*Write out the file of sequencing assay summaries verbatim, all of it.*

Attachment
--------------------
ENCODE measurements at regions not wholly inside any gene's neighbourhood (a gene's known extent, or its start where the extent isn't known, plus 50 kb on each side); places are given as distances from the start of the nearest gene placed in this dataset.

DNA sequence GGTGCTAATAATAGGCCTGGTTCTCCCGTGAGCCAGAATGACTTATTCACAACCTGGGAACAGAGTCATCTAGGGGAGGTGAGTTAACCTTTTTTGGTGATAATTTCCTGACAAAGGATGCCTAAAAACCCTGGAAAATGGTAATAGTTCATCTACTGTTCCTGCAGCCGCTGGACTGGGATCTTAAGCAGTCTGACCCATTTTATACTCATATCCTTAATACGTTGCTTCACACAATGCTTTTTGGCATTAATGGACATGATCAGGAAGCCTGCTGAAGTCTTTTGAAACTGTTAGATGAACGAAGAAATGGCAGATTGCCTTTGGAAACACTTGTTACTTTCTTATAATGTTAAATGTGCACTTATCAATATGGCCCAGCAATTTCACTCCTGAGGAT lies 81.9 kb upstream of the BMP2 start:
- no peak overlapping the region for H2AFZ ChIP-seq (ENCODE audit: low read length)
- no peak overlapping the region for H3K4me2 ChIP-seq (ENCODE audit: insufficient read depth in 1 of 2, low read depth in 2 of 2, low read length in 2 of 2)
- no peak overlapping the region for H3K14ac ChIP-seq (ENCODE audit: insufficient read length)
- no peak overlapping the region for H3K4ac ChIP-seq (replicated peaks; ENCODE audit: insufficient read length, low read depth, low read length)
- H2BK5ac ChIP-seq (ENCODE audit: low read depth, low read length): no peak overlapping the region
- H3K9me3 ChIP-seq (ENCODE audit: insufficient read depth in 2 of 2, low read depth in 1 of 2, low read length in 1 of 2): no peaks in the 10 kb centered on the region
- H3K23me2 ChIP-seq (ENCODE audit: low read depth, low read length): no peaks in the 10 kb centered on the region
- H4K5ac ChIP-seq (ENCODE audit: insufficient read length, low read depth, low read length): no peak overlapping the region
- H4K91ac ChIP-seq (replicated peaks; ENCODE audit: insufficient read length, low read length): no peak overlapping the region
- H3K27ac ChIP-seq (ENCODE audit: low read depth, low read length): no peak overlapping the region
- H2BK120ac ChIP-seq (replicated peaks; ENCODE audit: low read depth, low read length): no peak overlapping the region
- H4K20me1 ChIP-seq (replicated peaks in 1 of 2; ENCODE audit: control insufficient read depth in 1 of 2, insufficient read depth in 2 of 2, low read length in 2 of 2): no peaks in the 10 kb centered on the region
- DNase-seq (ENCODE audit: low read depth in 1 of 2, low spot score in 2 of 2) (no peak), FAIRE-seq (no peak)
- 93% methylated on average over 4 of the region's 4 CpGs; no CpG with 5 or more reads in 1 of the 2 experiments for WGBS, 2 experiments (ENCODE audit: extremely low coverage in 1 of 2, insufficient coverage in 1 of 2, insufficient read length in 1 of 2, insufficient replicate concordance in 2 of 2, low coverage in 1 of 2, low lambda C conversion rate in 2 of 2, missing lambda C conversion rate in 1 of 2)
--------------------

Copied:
ENCODE measurements at regions not wholly inside any gene's neighbourhood (a gene's known extent, or its start where the extent isn't known, plus 50 kb on each side); places are given as distances from the start of the nearest gene placed in this dataset.

DNA sequence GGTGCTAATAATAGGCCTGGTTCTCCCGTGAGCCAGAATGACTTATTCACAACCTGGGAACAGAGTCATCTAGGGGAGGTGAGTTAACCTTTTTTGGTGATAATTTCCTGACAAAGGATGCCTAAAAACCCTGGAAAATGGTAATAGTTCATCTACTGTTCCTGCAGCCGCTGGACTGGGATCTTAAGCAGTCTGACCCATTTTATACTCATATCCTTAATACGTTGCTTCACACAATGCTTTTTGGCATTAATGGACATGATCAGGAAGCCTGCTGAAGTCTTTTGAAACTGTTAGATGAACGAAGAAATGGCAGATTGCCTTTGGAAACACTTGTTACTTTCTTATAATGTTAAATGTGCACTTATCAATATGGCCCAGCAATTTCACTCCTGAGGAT lies 81.9 kb upstream of the BMP2 start:
- no peak overlapping the region for H2AFZ ChIP-seq (ENCODE audit: low read length)
- no peak overlapping the region for H3K4me2 ChIP-seq (ENCODE audit: insufficient read depth in 1 of 2, low read depth in 2 of 2, low read length in 2 of 2)
- no peak overlapping the region for H3K14ac ChIP-seq (ENCODE audit: insufficient read length)
- no peak overlapping the region for H3K4ac ChIP-seq (replicated peaks; ENCODE audit: insufficient read length, low read depth, low read length)
- H2BK5ac ChIP-seq (ENCODE audit: low read depth, low read length): no peak overlapping the region
- H3K9me3 ChIP-seq (ENCODE audit: insufficient read depth in 2 of 2, low read depth in 1 of 2, low read length in 1 of 2): no peaks in the 10 kb centered on the region
- H3K23me2 ChIP-seq (ENCODE audit: low read depth, low read length): no peaks in the 10 kb centered on the region
- H4K5ac ChIP-seq (ENCODE audit: insufficient read length, low read depth, low read length): no peak overlapping the region
- H4K91ac ChIP-seq (replicated peaks; ENCODE audit: insufficient read length, low read length): no peak overlapping the region
- H3K27ac ChIP-seq (ENCODE audit: low read depth, low read length): no peak overlapping the region
- H2BK120ac ChIP-seq (replicated peaks; ENCODE audit: low read depth, low read length): no peak overlapping the region
- H4K20me1 ChIP-seq (replicated peaks in 1 of 2; ENCODE audit: control insufficient read depth in 1 of 2, insufficient read depth in 2 of 2, low read length in 2 of 2): no peaks in the 10 kb centered on the region
- DNase-seq (ENCODE audit: low read depth in 1 of 2, low spot score in 2 of 2) (no peak), FAIRE-seq (no peak)
- 93% methylated on average over 4 of the region's 4 CpGs; no CpG with 5 or more reads in 1 of the 2 experiments for WGBS, 2 experiments (ENCODE audit: extremely low coverage in 1 of 2, insufficient coverage in 1 of 2, insufficient read length in 1 of 2, insufficient replicate concordance in 2 of 2, low coverage in 1 of 2, low lambda C conversion rate in 2 of 2, missing lambda C conversion rate in 1 of 2)